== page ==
Integrating large-scale genomics data has huge potential to accelerate the identification of disease genes in human. Three major challenges lie in the current integrative approach for predicting disease genes. First, previous integrations in general limit genomic data input to one species at a time, while disease datasets are often generated in multiple model organisms. Second, public functional genomic datasets are dominated and biased by certain data types and accessible tissues, which can be addressed by expert curation of input datasets. Third, when multiple tissue-specific networks have been generated, a mathematical formulation is lacking to prioritize among these competing networks for the specific disease under consideration. This collaborative proposal aims at addressing the above challenges by exploring a prototype of bioinformatics tools to integrate multiple relevant global and tissue-specific networks across mammalian species targeting a specific disease, here ataxia. This proposal is based on our preliminary data in developing both global and cerebellum-specific networks to prioritize ataxia associated genes, and on the two PIs'complementary expertise in genomic data integration and experimental ataxia gene confirmation. We will 1) use domain-specific and multiple species data to establish global, brain, cerebellum, related tissue, and ataxia-specific networks, and develop web tools to explore these networks;and 2) develop multiple kernel learning algorithms to weigh and integrate multiple networks to predict ataxia-associated genes. Although the algorithms will be developed targeting ataxia only, we envision that this expert-driven integrative approach will be adaptable to other disease gene identification scenarios.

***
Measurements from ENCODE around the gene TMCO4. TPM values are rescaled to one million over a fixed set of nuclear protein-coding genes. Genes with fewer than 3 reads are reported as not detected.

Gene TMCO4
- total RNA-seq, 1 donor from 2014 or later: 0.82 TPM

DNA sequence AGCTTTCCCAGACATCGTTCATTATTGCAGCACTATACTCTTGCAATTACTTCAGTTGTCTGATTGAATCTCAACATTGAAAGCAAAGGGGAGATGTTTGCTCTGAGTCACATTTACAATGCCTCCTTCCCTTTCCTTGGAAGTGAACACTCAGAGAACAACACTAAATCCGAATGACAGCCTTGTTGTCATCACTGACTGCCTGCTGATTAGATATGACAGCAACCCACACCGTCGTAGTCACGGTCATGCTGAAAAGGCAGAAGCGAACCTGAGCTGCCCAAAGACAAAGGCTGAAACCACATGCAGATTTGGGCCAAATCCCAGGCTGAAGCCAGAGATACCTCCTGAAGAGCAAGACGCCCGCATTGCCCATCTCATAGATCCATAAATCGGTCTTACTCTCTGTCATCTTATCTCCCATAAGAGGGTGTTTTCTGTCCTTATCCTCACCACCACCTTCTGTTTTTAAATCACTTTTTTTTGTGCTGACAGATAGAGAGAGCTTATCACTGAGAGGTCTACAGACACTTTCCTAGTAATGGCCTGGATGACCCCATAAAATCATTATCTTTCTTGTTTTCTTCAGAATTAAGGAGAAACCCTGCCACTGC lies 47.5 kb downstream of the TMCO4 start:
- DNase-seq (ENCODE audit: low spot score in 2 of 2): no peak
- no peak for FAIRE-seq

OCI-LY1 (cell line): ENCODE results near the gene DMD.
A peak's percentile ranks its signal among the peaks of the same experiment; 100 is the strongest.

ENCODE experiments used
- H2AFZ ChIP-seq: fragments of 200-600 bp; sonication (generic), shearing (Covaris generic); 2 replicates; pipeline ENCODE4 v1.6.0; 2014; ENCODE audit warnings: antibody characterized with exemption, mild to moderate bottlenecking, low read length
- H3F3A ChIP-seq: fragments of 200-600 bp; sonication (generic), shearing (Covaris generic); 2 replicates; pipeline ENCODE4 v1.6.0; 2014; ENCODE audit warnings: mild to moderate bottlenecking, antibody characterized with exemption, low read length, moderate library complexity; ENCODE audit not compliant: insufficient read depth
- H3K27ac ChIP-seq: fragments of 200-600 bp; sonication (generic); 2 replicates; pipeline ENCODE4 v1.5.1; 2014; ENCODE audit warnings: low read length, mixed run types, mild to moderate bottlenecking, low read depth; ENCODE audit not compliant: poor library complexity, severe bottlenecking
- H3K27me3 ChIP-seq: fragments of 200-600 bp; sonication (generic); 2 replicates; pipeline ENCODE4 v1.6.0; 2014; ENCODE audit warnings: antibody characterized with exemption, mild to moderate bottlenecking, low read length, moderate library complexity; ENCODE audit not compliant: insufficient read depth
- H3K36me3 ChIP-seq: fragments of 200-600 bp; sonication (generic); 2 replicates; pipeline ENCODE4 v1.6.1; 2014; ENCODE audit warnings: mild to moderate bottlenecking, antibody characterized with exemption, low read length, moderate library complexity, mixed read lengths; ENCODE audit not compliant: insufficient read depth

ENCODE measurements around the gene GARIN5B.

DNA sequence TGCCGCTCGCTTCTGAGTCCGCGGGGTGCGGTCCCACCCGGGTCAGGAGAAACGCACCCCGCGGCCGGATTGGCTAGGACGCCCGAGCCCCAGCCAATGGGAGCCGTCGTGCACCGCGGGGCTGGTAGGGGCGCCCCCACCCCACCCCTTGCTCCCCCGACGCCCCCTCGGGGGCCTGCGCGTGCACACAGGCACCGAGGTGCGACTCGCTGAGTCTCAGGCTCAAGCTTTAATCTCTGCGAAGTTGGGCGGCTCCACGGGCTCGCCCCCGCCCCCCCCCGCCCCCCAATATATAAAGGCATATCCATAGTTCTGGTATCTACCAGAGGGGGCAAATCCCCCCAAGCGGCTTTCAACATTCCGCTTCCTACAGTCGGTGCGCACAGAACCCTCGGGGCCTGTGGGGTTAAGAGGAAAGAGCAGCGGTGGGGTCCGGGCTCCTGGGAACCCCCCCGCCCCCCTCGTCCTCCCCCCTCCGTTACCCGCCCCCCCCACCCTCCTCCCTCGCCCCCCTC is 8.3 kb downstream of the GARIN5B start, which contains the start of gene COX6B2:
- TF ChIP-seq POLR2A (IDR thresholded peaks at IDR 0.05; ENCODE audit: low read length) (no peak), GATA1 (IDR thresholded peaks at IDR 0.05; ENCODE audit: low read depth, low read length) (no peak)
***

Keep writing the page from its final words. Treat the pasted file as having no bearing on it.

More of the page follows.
Computational networks generated through large-scale genomic data integration can help place genes, proteins and their mutations into functional context. Traditional functional networks do not address tissue-specificity and are limited to single species whereas animal models have often significantly informed human disease research. We propose a strategy to integrate multiple tissue-specific functional networks to prioritize disease genes through incorporating expert knowledge input and genomics data from multiple mammalian species. We will develop our strategy in the context of a rare genetic disease, ataxia, for which we have extensive expert knowledge on collecting relevant genomic datasets and gathered initial candidate gene set to test. We expect the successful implementation of our pipeline will become a prototype for gene identification in other diseases using integrated tissue-specific networks, which may eventually be brought to clinical settings in which DNA from subjects with genetic disorders of unknown cause are being sequenced.
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